Goals for the first year of the Chapter’s operation
When starting a new Chapter, it is important to establish a number of goals to support the successful establishment of activity. Your first year stated goals should be included in your application form with the minimum requirements of [e.g. 2] Chapter leadership meetings and [e.g. 2] Chapter events, with a minimum of [e.g. 30] attendees per gathering accruing at least [e.g. 50] opt-in Patrons on the Chapter communication list by the end of the first year.
Applicants are encouraged thereafter to set sustainable annual activity and engagement goals to ensure the Chapter is vibrant and healthy.
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Running a Chapter is a team effort, and the Foundation encourages sharing the effort to make sure there is enough provision to ensure the Chapter runs smoothly and does not rely on any single individual or present a single point of failure in operation.
Chapter leaders are responsible for making sure that the Chapter functions properly and that the schedule of meetings are planned, promoted and delivered to a professional standard.
Chapter leaders are the main contact points that are responsible for answering all questions locally relating to the Chapters operating activities within a reasonable timeframe.
Chapter leaders will have their contact details displayed on the Chapter homepage.
Chapter leaders are encouraged to hold regular steering meetings – for example 6 weeks before each event – and aim to reach a consensus on planned activities.
Each Chapter is encouraged to display their plans for the year on their homepage. As a minimum, the next event in the schedule must be displayed.
For the health of the Chapter, leaders that wish to stand down are encouraged to identify a replacement and plan for succession. Where this is not possible, or is unavoidable due to sudden/unexpected events, leaders should notify the Foundation administration team at their earliest opportunity so staff may assist the successful transfer of leadership with minimal interruption to the Chapter’s activities.
Chapters raise their own funding locally and are financially independent of the Foundation.
For the avoidance of doubt, funding/income generated through Chapter activities may only be used for legitimate operating expenses such as venues, refreshments, IT costs etc.
Chapter leaders are expected to manage and maintain their own financial records. These should be transparent and made available to the leaders and/or the Foundation upon request.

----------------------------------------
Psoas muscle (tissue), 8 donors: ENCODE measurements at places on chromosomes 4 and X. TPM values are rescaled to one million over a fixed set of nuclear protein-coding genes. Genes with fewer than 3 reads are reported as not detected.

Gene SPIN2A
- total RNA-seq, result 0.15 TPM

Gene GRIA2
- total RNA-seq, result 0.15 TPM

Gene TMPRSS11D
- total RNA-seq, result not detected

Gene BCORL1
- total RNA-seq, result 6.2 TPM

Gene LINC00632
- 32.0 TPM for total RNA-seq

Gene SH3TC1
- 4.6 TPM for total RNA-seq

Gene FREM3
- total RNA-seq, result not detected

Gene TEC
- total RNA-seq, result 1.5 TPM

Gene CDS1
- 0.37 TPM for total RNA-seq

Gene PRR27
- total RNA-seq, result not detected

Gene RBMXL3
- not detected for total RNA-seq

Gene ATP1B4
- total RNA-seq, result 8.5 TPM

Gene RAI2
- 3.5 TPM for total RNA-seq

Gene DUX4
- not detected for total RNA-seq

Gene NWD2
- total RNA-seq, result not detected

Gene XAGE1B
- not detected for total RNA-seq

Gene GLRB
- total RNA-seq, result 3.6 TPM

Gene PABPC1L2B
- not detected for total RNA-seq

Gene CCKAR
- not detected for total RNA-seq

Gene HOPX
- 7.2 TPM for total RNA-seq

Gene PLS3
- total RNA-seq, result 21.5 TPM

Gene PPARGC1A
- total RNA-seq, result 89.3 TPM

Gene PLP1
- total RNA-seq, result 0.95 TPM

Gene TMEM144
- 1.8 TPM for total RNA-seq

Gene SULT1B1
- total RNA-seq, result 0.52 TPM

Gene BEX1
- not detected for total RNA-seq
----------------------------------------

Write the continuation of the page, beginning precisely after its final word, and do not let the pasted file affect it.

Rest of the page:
NOTE: As the Chapter model matures and the numbers grow, we anticipate a Financial Handbook will be issued with further guidance.
Chapters operate as independent local branches of the Foundation and are not legal entities in their own right. They operate to high professional standards, consistent with the IoTSF constitution as part of the membership agreement.
Whilst it is envisaged that Chapters will operate without the need for a local legal entity, it may be deemed necessary by the Chapter’s leadership and appropriate to create one (with leaders acting as directors). In this scenario, leaders should liaise with Foundation staff for further guidance.
Chapter leaders are not authorised to sign documents on behalf of the Foundation whether they are legal contracts or other forms which may confer a form of commitment. If such a need emerges, Chapter leaders should contact the Foundation administration staff for advice.
Disagreement or Disputes
Chapters are encouraged to gain a consensus on matters where views differ and handle disputes locally, with leaders acting professionally and without bias or prejudice. There may be situations where this is not possible, in such situations use the guidance below to escalate your concerns:
Address your concerns directly to the Chapter leader listed on the homepage.
- If your concerns cannot be resolved through the Chapter leader, contact the IoTSF administration team and inform them of your issues.
- If you are still not satisfied with the outcome you may express your concerns to the IoTSF Managing Director or an Executive Steering Board (ESB) member.